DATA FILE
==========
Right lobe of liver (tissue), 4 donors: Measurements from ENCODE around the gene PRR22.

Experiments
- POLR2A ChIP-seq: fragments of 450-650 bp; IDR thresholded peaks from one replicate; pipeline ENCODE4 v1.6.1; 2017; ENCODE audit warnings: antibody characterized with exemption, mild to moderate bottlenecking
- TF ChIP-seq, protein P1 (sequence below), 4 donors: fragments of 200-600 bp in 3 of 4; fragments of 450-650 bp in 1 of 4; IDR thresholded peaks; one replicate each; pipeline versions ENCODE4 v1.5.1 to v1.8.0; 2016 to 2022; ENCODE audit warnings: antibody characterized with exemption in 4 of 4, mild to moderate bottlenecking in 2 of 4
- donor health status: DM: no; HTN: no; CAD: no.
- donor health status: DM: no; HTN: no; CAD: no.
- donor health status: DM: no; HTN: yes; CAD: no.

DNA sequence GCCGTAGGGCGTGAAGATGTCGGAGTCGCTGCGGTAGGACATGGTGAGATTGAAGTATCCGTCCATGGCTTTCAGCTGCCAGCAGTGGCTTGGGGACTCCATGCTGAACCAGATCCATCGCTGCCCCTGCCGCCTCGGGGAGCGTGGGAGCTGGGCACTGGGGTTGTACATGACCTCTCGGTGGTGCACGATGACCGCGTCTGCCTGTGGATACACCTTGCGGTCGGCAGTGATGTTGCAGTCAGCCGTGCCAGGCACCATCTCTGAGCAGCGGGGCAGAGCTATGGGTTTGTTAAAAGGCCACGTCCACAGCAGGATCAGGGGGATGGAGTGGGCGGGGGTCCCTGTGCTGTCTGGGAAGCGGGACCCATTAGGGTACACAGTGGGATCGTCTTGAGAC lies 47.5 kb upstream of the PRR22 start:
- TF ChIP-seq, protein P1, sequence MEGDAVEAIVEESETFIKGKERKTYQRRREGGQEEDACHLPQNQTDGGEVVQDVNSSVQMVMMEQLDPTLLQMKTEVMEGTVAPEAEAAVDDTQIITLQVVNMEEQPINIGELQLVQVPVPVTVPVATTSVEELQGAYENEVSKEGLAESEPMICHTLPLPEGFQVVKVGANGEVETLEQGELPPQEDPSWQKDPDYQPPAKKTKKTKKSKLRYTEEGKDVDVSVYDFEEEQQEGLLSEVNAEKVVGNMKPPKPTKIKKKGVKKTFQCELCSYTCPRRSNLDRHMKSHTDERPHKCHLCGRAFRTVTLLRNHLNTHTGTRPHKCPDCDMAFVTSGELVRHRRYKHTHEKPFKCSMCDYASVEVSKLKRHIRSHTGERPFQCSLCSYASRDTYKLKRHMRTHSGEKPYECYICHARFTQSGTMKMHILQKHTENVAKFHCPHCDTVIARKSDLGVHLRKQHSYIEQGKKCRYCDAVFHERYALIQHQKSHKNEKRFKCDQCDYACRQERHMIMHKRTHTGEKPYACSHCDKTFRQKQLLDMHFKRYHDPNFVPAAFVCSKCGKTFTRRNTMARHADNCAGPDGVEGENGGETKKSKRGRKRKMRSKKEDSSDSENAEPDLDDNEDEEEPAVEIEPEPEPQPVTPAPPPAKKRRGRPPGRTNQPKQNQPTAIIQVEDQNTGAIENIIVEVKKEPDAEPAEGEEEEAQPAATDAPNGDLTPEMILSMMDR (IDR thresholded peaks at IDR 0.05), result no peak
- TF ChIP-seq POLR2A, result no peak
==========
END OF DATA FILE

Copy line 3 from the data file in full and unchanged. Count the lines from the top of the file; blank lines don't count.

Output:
- POLR2A ChIP-seq: fragments of 450-650 bp; IDR thresholded peaks from one replicate; pipeline ENCODE4 v1.6.1; 2017; ENCODE audit warnings: antibody characterized with exemption, mild to moderate bottlenecking